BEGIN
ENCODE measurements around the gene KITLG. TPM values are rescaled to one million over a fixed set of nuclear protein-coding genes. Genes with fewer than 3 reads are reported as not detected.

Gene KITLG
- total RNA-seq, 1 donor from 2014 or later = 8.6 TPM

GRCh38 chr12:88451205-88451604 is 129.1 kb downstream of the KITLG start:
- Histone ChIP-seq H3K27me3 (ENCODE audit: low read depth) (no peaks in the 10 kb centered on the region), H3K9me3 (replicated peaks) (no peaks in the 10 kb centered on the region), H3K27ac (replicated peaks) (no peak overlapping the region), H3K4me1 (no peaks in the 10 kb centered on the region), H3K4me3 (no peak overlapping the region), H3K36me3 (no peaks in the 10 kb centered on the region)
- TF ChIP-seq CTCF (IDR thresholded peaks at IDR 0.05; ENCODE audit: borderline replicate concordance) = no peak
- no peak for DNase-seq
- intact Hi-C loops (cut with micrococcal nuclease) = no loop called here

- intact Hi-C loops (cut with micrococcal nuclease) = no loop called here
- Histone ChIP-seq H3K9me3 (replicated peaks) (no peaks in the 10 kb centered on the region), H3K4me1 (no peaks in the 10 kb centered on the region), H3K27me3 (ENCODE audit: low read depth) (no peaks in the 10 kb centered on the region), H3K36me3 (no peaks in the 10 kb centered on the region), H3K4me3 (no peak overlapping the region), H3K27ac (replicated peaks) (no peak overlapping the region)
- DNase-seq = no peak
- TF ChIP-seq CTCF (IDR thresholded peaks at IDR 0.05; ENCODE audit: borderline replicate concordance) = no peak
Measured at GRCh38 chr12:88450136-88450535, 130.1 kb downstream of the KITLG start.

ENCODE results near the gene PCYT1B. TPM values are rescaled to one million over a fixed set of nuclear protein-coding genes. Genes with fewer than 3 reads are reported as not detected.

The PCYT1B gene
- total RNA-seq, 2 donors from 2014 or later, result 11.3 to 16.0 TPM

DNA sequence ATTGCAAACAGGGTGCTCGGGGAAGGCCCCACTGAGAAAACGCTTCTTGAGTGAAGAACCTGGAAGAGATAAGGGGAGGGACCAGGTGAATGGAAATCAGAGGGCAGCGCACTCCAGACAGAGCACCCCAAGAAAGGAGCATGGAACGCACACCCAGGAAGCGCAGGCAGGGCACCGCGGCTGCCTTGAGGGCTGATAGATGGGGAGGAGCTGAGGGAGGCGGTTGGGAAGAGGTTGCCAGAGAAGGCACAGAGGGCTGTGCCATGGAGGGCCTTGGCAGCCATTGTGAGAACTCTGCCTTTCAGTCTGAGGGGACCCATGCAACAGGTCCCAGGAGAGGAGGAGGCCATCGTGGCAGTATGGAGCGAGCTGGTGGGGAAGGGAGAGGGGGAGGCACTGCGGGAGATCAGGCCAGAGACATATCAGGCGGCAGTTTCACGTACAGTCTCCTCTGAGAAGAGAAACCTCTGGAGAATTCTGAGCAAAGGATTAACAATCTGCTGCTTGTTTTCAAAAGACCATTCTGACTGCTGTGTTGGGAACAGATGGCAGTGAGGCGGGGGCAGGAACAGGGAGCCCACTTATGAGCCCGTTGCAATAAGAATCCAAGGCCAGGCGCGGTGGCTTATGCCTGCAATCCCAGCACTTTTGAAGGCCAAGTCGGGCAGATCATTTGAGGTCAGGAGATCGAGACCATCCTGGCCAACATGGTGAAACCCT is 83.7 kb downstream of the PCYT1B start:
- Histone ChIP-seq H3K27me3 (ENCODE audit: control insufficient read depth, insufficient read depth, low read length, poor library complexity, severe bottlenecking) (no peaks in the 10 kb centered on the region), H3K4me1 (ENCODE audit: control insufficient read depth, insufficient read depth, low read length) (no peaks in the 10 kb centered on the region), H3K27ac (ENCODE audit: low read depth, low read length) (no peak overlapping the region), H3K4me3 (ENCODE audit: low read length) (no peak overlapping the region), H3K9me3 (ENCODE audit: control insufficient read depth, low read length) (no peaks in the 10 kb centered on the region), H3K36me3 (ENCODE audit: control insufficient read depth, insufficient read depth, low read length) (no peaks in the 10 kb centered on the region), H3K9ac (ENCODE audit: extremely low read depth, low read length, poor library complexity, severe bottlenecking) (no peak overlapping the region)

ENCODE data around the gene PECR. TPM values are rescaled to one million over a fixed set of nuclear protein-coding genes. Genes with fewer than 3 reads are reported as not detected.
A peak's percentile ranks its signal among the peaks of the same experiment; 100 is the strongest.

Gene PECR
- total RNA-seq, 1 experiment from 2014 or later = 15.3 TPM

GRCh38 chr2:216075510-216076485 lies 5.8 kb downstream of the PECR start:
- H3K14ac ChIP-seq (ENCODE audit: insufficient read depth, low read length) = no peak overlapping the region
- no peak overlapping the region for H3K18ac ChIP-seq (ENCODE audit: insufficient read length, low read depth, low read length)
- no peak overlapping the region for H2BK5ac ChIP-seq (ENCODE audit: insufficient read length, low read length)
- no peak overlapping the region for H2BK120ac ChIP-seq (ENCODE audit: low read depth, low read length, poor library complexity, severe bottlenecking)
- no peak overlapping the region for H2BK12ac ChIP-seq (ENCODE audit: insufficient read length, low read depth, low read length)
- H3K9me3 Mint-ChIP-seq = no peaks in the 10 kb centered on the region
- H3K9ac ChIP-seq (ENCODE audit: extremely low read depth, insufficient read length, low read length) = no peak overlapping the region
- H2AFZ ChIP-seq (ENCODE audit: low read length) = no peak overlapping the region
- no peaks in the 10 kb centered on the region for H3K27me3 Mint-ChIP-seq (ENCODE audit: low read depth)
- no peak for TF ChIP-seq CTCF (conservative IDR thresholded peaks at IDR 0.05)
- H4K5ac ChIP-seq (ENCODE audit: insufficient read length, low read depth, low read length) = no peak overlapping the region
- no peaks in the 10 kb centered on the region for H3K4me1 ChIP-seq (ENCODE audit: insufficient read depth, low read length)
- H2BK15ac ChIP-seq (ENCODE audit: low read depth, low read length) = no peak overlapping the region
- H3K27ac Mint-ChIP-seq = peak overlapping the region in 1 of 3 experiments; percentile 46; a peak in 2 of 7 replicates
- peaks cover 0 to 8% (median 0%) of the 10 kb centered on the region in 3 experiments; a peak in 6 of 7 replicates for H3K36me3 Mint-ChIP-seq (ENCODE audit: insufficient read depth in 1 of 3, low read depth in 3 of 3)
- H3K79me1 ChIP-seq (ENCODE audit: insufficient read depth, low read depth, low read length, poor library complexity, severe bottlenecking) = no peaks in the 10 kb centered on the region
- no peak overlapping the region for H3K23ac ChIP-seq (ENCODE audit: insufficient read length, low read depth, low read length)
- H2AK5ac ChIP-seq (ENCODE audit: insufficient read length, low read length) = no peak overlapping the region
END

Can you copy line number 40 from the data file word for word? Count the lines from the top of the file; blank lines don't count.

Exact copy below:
- no peak overlapping the region for H3K23ac ChIP-seq (ENCODE audit: insufficient read length, low read depth, low read length)